ST. PETERSBURG — When All Children's Hospital announced plans to become part of the prestigious Johns Hopkins Health System in July, officials expected the deal to be completed by the end of the year.
But December came and went, and questions and rumors have been circulating in the community surrounding the beloved 83-year-old institution. Was the unique pairing in trouble?
Not so, All Children's officials said last week.
"We are absolutely progressing," said Cindy Rose, associate vice president for marketing and community relations at All Children's. She said the deal could be complete by the end of March, though there are other indications it could happen sooner.
The deal would mark the first expansion outside the Maryland-Washington area for Baltimore-based Hopkins. And for All Children's, the pairing is seen as a way to beef up its education and research efforts, as well as prestige.
What has taken so long? Rose said the two sides have taken longer than expected to perform "due diligence," which typically involves analyzing as much information about an organization, including its finances and staffing. Rose attributed the length of that process to both sides "being very careful," but said that work has been completed.
The sides are now hammering out a definitive agreement, which spells out how the relationship will work. Rose expects the document to go before the All Children's board for approval in the first quarter of the year.
Rose said All Children's officials have made a number of site visits to Baltimore, while Hopkins officials did the same in St. Petersburg over the last several months.
Among those making trips to Florida was Dr. Jonathan Ellen, who will become the interim pediatrician in chief and vice dean for the All Children's campus for 18 months once the deal is finalized.
In an e-mail last week about his plans, Ellen indicated he would be in St. Petersburg in early February.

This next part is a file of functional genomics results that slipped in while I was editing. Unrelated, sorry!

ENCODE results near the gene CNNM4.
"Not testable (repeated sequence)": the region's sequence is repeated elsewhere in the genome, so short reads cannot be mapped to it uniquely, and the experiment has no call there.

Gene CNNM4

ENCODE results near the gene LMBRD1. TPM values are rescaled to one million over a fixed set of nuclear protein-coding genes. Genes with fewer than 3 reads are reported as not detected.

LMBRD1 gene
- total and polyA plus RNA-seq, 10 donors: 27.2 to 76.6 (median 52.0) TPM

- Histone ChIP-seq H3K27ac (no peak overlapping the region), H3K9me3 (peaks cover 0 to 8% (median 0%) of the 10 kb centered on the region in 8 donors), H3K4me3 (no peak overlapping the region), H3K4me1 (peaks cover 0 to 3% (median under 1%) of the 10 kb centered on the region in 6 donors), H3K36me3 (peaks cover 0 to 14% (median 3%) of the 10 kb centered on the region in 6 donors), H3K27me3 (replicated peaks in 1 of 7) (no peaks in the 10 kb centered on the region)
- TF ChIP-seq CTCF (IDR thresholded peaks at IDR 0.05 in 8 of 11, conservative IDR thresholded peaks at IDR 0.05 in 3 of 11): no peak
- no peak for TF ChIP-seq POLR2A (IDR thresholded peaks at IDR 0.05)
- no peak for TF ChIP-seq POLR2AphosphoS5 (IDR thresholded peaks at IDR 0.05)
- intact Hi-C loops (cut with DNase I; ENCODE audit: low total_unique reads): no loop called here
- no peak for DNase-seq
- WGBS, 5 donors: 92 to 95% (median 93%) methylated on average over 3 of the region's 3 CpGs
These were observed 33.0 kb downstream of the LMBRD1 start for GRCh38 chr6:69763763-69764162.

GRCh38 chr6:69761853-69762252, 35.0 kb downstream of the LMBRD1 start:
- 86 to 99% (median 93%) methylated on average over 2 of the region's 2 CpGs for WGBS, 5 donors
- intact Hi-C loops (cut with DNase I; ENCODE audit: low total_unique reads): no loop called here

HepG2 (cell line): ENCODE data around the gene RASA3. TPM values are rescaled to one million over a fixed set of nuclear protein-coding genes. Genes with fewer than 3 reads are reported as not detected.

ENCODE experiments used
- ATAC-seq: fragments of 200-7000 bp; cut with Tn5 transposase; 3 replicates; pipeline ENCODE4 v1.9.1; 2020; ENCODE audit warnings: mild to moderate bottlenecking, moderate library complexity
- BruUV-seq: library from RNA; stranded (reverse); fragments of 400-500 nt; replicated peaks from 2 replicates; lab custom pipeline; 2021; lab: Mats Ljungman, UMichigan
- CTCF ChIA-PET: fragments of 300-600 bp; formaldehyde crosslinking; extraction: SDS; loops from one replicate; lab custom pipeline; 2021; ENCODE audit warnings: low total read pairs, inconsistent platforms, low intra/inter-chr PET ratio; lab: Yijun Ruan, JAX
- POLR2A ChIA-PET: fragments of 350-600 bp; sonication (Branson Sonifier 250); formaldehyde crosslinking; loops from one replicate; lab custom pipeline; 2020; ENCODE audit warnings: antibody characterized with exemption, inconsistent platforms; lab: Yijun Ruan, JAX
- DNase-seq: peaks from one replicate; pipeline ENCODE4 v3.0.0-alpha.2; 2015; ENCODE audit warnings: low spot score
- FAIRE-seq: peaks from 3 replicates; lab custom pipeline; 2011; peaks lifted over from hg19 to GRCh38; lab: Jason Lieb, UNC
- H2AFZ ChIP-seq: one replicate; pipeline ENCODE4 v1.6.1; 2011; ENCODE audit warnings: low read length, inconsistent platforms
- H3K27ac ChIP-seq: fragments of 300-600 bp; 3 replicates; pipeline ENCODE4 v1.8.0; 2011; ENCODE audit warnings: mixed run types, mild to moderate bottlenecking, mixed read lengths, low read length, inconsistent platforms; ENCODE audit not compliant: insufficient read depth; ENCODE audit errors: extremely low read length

Neither Hopkins nor All Children's has said much publicly about the deal since July. Gary Stephenson, a spokesman for Hopkins, declined to comment on the status of the deal, instead referring questions to All Children's officials.
Rose said All Children's staff members have received updates at regular meetings.
That, however, hasn't stopped rumors from circulating. Rose addressed one she'd heard — that All Children's president and chief executive Gary Carnes would be on his way out after the deal is final.
"Right now there are no plans for any key staff — clinical or non-clinical — to leave the organization," she said.
Officials from both sides broadly outlined the planned arrangement back in July. No money would change hands. Florida residents would remain a majority of the All Children's governing board, ensuring local control. Staffing and day-to-day operations would not change. And all money raised locally for All Children's would remain in the Tampa Bay area.
Ellen, currently vice chairman for pediatrics at Johns Hopkins School of Medicine, is expected to develop All Children's research and education programs. That could involve bringing Hopkins' faculty to Florida, hiring new research faculty, or both.
Dr. Paul Danielson, medical director of pediatric trauma and division chief of pediatric surgery at All Children's, described the mood at All Children's as positive, though he — like many doctors — is curious about what lies ahead.
"The biggest question on our minds is how is this going to change what goes on at All Children's," he said. "Is it just a different sign out front, or a profound change in mission and services?
"But no matter what happens with Hopkins, if this deal goes through or doesn't go through, it doesn't change the fact that kids are going to show up in the emergency room. It's not going to change what we need to be doing here."
Richard Martin can be reached at email@example.com or (727) 893-8330.